‘Comradeship’ and ‘Friendship’: Masculinity and Militarisation in Germany's Homosexual Emancipation Movement after the First World War
Article first published online: 21 MAR 2011
© 2011 Blackwell Publishing Ltd.
Gender & History
Volume 23, Issue 1, pages 111–129, April 2011
How to Cite
Crouthamel, J. (2011), ‘Comradeship’ and ‘Friendship’: Masculinity and Militarisation in Germany's Homosexual Emancipation Movement after the First World War. Gender & History, 23: 111–129. doi: 10.1111/j.1468-0424.2010.01626.x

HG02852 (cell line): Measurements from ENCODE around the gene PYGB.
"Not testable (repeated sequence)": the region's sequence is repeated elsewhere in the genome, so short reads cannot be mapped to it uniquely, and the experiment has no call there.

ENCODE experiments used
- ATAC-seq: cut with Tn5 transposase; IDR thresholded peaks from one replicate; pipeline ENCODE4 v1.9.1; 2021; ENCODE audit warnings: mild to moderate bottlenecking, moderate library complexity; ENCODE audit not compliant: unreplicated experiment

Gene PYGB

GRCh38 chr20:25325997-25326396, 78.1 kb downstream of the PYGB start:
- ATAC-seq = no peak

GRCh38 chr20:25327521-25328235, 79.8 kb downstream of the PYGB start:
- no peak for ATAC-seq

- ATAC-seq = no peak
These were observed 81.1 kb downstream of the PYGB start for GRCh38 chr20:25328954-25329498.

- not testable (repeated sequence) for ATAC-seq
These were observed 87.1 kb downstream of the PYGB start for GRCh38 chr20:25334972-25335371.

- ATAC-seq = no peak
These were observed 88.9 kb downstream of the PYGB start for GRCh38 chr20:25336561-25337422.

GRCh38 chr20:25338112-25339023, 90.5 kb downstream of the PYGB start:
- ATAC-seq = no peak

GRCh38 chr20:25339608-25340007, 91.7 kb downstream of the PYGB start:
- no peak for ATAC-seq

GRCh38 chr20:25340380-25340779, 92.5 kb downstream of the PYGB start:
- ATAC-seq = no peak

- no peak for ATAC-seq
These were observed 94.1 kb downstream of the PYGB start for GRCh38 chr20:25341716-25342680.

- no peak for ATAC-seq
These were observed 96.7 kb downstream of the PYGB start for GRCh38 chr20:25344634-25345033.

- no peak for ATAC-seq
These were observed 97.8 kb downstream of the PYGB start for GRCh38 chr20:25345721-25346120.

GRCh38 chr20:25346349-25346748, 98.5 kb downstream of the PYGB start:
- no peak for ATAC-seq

- Issue published online: 21 MAR 2011
- Article first published online: 21 MAR 2011
This article analyses the impact of the First World War on Germany's homosexual emancipation movement. I argue that the war was a turning point for the nation's gay movement, as it provided a central ideal – comradeship – which altered the ways in which homosexual rights organisations defined homosexuality and masculinity. A militarised rhetoric permeated the language of gay rights groups in the 1920s, providing a vision of a spiritually and politically emancipated hypermasculine gay man who fought to legitimise ‘friendship’ and secure civil rights. The article relies on the publications of three major homosexual rights organisations recently collected at the Schwules Archiv und Museum in Berlin.